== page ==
Collective Housing Case Studies in Asia
THAILAND - Koh Mook - 2008
This case study describes the collective housing project designed and built by 94 landless fisher folk families on Koh Mook Island, after the 2004 Asian tsunami destroyed many of their houses.
THAILAND - Jumlong Wit - 2010
Jumlong Wit is an old community in the heart of Nakhon Sawan, where generations of “Likay” folk theater performers have lived and practiced their art.  When a fire burned their houses to the ground in 2007, they used the crisis to transform their run-down and insecure living conditions into something better and more permanent.  After forming a cooperative, they negotiated to lease the public land they had been squatting on and completely rebuilt their community in a new form. This project was the first of many in a citywide process of securing permanent, decent housing for all of the city's poor citizens.
THAILAND - Sawan Muang Mai - 2019
By 2008, nearly half of the poor communities in Nakhon Sawan had upgraded their land tenure, housing and infrastructure in the same place, with support from the community network, the municipal government and CODI’s Baan Mankong program. But many could not upgrade in the same place and were still squatting in squalid and insecure circumstances around the city.  This is the first project to bring a group of these scattered squatters and renters together, to make their own brand new community, on a plot of leased public land.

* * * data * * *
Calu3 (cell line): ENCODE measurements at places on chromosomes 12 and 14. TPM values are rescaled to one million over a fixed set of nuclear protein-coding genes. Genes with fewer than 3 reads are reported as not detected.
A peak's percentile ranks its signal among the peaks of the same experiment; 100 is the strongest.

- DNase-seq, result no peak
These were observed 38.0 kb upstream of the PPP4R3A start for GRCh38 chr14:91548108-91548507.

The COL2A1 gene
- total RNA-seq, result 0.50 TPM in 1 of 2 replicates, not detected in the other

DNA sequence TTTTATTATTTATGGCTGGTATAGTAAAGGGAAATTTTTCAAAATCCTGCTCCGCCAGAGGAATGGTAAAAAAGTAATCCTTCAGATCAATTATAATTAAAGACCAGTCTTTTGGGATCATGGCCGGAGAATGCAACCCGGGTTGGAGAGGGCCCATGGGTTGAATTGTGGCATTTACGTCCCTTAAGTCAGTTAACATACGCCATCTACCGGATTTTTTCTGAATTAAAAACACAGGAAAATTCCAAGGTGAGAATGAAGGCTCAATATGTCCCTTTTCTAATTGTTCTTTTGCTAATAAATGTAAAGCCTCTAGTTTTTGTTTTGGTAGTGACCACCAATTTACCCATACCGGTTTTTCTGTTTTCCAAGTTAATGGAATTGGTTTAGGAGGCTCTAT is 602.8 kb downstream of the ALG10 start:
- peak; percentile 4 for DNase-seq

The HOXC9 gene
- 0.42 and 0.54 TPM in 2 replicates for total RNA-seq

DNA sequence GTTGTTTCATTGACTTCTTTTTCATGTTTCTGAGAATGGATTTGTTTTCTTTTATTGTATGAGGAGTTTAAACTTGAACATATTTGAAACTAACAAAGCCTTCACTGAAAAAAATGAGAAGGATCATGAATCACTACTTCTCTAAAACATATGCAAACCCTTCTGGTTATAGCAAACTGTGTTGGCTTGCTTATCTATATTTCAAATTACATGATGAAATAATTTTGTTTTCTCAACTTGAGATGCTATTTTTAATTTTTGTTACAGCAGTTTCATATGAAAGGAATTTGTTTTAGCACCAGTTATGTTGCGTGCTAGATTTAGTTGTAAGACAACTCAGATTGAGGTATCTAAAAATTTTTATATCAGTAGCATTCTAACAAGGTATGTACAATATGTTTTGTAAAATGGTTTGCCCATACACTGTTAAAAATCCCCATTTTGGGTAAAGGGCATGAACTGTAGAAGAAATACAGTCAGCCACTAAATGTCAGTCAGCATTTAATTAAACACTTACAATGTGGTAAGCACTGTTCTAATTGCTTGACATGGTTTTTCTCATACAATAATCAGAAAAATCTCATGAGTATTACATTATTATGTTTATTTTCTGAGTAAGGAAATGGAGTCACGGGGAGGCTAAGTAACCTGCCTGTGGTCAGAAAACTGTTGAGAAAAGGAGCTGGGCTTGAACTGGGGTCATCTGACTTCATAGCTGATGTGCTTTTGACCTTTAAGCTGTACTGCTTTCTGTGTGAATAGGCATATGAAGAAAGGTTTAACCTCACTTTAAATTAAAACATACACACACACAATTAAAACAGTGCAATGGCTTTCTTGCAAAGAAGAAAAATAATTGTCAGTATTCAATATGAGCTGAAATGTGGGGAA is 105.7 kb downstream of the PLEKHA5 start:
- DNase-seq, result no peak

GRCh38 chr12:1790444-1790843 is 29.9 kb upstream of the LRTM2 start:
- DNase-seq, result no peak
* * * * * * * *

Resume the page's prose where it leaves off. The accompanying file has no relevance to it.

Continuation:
THAILAND - Collective rice farm and land bank in Chum Phae - 2020
The community network in the small Northeastern city of Chum Phae has found ways to make their cooperative housing projects do double duty as vegetable farms and fruit orchards.  They have also put their resources together to collectively purchase a big piece of land on the outskirts of the city, where they have developed a collective rice farm and vegetable garden, which provides cheap, good, organic rice and produce to community members and also serves as a land bank for future housing needs.
THAILAND - Sangsan Pattana 7-12 - 2005
This project is one of the ten pilot projects which launched the Baan Mankong Program in Thailand.  The Block 7-12 community was a sprawling squatter settlement of port-workers, laborers and street vendors who built their houses from scratch on the swampy land that had been expropriated for the new Bangkok Port in 1935.  When the Port Authority wanted the land to expand port facilities, the people resisted, and a 25-year long eviction struggle ensued.  Finally, a group of the toughest fighters remained and were able to negotiate a historic agreement to relocate to Port Authority land nearby.    
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